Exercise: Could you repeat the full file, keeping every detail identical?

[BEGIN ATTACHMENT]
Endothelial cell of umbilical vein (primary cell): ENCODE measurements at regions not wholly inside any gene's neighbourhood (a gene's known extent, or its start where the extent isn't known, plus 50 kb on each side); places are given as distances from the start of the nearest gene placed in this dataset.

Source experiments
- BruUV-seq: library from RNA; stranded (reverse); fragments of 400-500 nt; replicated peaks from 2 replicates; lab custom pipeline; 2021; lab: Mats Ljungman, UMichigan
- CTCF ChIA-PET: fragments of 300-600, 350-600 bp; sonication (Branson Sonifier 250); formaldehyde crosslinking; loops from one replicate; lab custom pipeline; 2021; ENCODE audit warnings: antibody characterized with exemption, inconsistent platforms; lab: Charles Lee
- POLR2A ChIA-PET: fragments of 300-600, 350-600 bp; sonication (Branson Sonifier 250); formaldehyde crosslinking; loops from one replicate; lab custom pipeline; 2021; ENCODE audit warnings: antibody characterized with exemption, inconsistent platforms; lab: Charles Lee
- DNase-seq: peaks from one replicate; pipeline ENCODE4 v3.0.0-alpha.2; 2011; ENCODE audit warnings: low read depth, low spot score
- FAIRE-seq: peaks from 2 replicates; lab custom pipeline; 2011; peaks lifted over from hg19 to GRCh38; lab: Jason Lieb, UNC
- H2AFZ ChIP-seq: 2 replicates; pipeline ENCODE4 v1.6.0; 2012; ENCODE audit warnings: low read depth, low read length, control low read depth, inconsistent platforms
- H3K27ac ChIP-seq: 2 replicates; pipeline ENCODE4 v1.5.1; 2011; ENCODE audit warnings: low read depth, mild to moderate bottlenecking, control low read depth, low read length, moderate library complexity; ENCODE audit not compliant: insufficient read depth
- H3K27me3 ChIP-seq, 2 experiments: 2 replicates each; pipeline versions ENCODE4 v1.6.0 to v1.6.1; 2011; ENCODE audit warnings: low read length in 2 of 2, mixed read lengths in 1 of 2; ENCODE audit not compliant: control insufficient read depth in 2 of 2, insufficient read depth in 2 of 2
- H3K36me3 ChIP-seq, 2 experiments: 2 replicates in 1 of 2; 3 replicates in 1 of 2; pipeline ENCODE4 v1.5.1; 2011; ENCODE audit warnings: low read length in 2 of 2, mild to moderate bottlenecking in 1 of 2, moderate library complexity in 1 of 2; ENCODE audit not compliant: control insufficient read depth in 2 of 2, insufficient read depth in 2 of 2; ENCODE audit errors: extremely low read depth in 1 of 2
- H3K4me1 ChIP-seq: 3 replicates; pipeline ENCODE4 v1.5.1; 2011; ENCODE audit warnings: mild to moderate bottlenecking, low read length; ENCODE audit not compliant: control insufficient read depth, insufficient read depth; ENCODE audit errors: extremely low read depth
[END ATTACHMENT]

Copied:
Endothelial cell of umbilical vein (primary cell): ENCODE measurements at regions not wholly inside any gene's neighbourhood (a gene's known extent, or its start where the extent isn't known, plus 50 kb on each side); places are given as distances from the start of the nearest gene placed in this dataset.

Source experiments
- BruUV-seq: library from RNA; stranded (reverse); fragments of 400-500 nt; replicated peaks from 2 replicates; lab custom pipeline; 2021; lab: Mats Ljungman, UMichigan
- CTCF ChIA-PET: fragments of 300-600, 350-600 bp; sonication (Branson Sonifier 250); formaldehyde crosslinking; loops from one replicate; lab custom pipeline; 2021; ENCODE audit warnings: antibody characterized with exemption, inconsistent platforms; lab: Charles Lee
- POLR2A ChIA-PET: fragments of 300-600, 350-600 bp; sonication (Branson Sonifier 250); formaldehyde crosslinking; loops from one replicate; lab custom pipeline; 2021; ENCODE audit warnings: antibody characterized with exemption, inconsistent platforms; lab: Charles Lee
- DNase-seq: peaks from one replicate; pipeline ENCODE4 v3.0.0-alpha.2; 2011; ENCODE audit warnings: low read depth, low spot score
- FAIRE-seq: peaks from 2 replicates; lab custom pipeline; 2011; peaks lifted over from hg19 to GRCh38; lab: Jason Lieb, UNC
- H2AFZ ChIP-seq: 2 replicates; pipeline ENCODE4 v1.6.0; 2012; ENCODE audit warnings: low read depth, low read length, control low read depth, inconsistent platforms
- H3K27ac ChIP-seq: 2 replicates; pipeline ENCODE4 v1.5.1; 2011; ENCODE audit warnings: low read depth, mild to moderate bottlenecking, control low read depth, low read length, moderate library complexity; ENCODE audit not compliant: insufficient read depth
- H3K27me3 ChIP-seq, 2 experiments: 2 replicates each; pipeline versions ENCODE4 v1.6.0 to v1.6.1; 2011; ENCODE audit warnings: low read length in 2 of 2, mixed read lengths in 1 of 2; ENCODE audit not compliant: control insufficient read depth in 2 of 2, insufficient read depth in 2 of 2
- H3K36me3 ChIP-seq, 2 experiments: 2 replicates in 1 of 2; 3 replicates in 1 of 2; pipeline ENCODE4 v1.5.1; 2011; ENCODE audit warnings: low read length in 2 of 2, mild to moderate bottlenecking in 1 of 2, moderate library complexity in 1 of 2; ENCODE audit not compliant: control insufficient read depth in 2 of 2, insufficient read depth in 2 of 2; ENCODE audit errors: extremely low read depth in 1 of 2
- H3K4me1 ChIP-seq: 3 replicates; pipeline ENCODE4 v1.5.1; 2011; ENCODE audit warnings: mild to moderate bottlenecking, low read length; ENCODE audit not compliant: control insufficient read depth, insufficient read depth; ENCODE audit errors: extremely low read depth